Environments with lots of endpoints are intimidating to IoT protocols with weak sync schemes. As in, they shouldn’t even get into the ring to pretend to compete.

Imagine trying to run a query in a warehouse with 2,000 endpoints and establishing sync with each endpoint— one-by-one — in order to engage in a group broadcast or to query a group of endpoints or to send out a security patch. Industrial IoT environments are particularly sensitive to this issue.

4) Indoor Location

A growing part of battery-powered IoT has to do with locating things. Outdoors, we seem to be relying more and more on GPS, but indoors is another matter.

Being able to locate something indoors in any kind of real-time way requires fast synchronization with a gateway/access point or, more importantly, with other endpoints on a peer-to-peer basis. Slow-sync protocols are a no-go for these applications.

5) Security

IoT technologies with weak sync schemes take longer to exchange keys and are more vulnerable to unwanted discovery and spoofing. Fast-sync protocols are also better able to support two-factor authentication and can remain in a quiet/listen-before-talk mode that protects privacy and inhibits unauthorized discovery.

The Future of Wearable Technology – 3 Key Drivers

The Future of Wearable Technology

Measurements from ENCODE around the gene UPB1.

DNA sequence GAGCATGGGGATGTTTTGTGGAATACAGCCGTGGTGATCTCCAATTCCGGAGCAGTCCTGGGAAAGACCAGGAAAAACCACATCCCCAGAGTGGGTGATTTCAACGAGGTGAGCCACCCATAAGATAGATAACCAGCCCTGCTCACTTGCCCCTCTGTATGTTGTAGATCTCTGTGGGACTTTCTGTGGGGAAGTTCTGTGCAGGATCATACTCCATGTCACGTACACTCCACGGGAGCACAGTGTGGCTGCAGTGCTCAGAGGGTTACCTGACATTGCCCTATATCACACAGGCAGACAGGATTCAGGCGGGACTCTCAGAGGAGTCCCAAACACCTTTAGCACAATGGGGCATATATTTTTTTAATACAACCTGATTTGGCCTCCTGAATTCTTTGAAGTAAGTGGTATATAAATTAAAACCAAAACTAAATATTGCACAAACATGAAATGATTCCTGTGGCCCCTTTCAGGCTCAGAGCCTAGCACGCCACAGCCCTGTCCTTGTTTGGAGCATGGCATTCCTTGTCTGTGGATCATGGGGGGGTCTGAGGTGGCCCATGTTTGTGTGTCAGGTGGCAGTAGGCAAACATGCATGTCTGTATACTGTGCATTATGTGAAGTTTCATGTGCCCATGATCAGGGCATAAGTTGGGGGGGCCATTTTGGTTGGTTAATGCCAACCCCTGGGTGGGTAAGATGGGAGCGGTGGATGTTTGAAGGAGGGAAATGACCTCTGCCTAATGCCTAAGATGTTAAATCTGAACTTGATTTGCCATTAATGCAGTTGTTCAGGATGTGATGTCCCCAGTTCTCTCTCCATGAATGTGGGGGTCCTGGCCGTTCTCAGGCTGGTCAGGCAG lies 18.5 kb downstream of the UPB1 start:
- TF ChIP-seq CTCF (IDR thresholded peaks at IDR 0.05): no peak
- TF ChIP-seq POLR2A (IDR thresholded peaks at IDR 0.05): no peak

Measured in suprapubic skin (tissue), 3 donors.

The hype around wearable technology seems endless, as consumers and businesses alike expect these devices to take over our lives. In fact, research data by CCS Insight mentioned that the wearable market is projected to be worth $25 billion by 2019, with smartwatches commanding a 60% share of the market.

While there’s a growing demand for smartwatches, the technology is far from perfect and is still in its infancy. Nevertheless, recent developments make the future look promising. Read on below as we reveal the three key drivers behind the future of wearable technology.

1. Better Wearable Operating Systems

Experience has taught Google, Apple, and Samsung to make smartwatches more user-friendly. Every time they update operating systems, it offers users something new.

Google’s new Android Wear 2.0, which LG will be using with their Watch Sport and Watch Style, is loaded with new features including the new Google Fit and the smarter Google Assistant. The best part is the addition of Android Pay via NFC and Smart Reply system that makes the devices very similar to smartphones. This will be competing against the Apple Watch, which is already built with Apple Pay services.

Aside from tech companies, watchmakers Swatch and Tag Heuer have also showed interest in developing their own smartwatch OS. Based on a report by TechCrunch, Swatch aims to create an in-house OS that focuses on things that many devices sorely lack, such as battery life. Their executives said the system will be focused on ‘thinking small,’ requiring less power to run it.

2. Standalone, Tether-Free Devices

Manufacturers are now looking at making reliable smartwatches that are tether-free, performing similar tasks to smartphones without having to pair them together. This will address the common concern of many users that think wearables are just mobile accessories.

Samsung has successfully launched their own standalone smartwatch that comes with its own SIM card slot and able to run apps and connect to Wi-Fi or mobile data. Apple is also rumored to be developing a tether-free watch.